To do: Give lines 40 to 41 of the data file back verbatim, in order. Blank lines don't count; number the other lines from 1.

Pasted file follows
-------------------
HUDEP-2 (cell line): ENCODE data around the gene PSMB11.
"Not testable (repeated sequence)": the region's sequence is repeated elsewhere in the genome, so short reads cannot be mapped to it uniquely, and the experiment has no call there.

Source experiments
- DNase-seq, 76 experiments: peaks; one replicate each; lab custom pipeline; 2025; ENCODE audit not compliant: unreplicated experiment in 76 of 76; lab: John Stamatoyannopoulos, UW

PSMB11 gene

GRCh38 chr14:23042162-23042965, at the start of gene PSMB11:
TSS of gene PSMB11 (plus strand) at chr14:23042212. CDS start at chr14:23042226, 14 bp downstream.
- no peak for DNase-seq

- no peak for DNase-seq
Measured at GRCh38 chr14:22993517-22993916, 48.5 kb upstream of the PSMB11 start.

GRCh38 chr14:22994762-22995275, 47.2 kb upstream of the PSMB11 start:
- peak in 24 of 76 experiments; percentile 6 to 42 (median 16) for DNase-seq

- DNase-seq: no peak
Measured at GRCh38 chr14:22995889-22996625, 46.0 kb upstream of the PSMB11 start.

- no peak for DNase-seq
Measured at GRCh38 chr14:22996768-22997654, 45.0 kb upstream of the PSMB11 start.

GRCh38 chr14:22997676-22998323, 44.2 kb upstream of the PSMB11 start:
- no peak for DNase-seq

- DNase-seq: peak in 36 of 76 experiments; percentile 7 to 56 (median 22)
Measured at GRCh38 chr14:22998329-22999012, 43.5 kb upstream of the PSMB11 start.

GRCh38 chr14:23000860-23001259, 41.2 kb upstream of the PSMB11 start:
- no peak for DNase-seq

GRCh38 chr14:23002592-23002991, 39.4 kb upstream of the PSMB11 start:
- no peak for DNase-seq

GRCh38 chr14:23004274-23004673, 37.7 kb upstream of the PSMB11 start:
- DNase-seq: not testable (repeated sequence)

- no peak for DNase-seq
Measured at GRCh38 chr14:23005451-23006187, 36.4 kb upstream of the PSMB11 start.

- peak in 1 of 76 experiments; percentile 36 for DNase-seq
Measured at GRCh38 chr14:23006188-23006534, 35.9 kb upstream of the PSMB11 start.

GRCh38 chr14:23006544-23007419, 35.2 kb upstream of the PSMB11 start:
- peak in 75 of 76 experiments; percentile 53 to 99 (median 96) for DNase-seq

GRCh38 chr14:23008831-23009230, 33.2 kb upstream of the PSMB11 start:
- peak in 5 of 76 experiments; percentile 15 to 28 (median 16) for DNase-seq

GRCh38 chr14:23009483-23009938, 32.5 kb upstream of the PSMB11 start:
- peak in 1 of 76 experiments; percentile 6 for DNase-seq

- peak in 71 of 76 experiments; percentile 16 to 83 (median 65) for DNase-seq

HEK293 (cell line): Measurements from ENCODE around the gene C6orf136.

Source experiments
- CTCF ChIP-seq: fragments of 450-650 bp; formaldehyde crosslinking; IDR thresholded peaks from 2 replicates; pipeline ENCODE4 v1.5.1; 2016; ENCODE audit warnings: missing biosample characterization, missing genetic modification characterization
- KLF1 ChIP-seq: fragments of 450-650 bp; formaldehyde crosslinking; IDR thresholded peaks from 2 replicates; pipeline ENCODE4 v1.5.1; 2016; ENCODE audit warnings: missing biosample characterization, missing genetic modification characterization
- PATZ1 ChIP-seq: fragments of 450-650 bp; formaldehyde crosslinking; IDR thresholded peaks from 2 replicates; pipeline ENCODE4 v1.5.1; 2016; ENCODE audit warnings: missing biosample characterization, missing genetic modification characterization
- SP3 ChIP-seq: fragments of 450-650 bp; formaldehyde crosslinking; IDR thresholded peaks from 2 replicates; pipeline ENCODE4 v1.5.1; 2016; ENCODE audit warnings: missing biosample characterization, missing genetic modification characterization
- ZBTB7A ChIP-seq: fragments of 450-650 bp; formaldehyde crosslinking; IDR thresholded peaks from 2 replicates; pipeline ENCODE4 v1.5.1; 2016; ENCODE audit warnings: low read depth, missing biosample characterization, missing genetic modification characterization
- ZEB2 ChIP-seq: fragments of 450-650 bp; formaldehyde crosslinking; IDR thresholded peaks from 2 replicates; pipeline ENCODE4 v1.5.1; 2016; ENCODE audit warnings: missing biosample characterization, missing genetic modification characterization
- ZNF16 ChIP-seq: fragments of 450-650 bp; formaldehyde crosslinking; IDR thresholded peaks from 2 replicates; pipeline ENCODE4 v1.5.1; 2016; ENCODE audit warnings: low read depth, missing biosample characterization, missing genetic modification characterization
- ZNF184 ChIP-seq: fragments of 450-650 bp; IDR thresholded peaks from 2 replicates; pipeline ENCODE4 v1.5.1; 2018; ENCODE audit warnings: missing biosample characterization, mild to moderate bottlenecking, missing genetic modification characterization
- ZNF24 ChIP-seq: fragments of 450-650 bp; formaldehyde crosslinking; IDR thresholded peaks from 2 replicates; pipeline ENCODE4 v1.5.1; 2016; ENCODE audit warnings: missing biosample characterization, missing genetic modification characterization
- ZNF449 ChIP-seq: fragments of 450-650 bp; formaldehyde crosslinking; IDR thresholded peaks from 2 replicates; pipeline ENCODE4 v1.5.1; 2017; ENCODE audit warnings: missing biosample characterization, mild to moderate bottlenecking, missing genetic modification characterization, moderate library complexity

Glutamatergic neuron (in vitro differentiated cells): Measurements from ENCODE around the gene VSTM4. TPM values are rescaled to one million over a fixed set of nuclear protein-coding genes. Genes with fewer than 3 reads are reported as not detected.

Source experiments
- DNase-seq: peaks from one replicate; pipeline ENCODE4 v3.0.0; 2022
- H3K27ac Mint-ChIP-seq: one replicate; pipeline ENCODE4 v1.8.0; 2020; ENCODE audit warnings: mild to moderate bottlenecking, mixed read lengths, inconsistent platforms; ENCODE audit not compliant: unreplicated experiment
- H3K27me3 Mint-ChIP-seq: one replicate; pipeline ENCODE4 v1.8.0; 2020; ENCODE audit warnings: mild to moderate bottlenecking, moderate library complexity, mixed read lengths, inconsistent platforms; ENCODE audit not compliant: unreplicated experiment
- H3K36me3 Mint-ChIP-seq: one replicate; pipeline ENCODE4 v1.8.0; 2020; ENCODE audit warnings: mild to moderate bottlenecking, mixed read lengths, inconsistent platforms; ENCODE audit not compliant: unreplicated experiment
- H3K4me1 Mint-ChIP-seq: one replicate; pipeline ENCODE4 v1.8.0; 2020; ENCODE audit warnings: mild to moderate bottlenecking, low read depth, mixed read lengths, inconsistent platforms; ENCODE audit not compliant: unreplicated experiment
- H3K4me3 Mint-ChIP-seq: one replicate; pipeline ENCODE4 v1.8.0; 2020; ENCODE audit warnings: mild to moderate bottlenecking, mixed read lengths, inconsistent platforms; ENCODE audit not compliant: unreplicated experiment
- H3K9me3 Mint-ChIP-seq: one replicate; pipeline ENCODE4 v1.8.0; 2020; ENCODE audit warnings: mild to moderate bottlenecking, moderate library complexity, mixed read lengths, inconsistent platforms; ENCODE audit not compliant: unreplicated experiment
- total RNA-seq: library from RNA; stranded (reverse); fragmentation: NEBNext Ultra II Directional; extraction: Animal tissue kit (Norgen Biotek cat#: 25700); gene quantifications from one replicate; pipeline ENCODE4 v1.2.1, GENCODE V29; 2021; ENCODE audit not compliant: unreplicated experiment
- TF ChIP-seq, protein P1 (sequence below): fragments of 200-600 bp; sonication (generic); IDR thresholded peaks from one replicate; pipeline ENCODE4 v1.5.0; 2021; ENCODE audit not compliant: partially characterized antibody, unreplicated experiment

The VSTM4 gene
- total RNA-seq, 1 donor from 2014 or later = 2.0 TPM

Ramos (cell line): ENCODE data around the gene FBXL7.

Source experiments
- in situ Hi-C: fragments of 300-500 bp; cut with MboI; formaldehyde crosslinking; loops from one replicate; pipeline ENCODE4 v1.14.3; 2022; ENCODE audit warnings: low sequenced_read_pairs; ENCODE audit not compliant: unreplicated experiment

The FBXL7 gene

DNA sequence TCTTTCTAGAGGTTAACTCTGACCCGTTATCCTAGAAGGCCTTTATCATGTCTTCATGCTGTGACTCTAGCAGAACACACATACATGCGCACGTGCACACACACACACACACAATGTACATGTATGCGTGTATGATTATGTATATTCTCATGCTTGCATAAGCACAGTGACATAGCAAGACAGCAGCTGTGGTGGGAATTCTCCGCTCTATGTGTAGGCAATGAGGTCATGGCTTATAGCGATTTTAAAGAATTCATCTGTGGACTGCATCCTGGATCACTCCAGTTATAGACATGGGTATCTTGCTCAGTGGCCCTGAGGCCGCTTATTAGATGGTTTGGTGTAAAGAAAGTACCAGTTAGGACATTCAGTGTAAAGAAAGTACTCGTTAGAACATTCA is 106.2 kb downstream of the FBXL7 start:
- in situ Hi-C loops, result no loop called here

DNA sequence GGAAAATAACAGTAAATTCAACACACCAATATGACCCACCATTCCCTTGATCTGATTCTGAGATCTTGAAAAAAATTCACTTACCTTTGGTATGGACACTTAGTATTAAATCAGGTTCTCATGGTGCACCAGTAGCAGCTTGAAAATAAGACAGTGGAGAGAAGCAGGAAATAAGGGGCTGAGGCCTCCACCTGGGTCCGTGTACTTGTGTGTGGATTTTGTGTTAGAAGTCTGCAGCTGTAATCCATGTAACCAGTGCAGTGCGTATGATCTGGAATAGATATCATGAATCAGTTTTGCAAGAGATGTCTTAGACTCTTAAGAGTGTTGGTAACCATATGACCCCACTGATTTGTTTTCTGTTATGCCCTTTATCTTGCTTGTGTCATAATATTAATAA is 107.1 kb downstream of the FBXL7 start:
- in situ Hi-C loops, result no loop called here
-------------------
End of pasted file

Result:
- CTCF ChIP-seq: fragments of 450-650 bp; formaldehyde crosslinking; IDR thresholded peaks from 2 replicates; pipeline ENCODE4 v1.5.1; 2016; ENCODE audit warnings: missing biosample characterization, missing genetic modification characterization
- KLF1 ChIP-seq: fragments of 450-650 bp; formaldehyde crosslinking; IDR thresholded peaks from 2 replicates; pipeline ENCODE4 v1.5.1; 2016; ENCODE audit warnings: missing biosample characterization, missing genetic modification characterization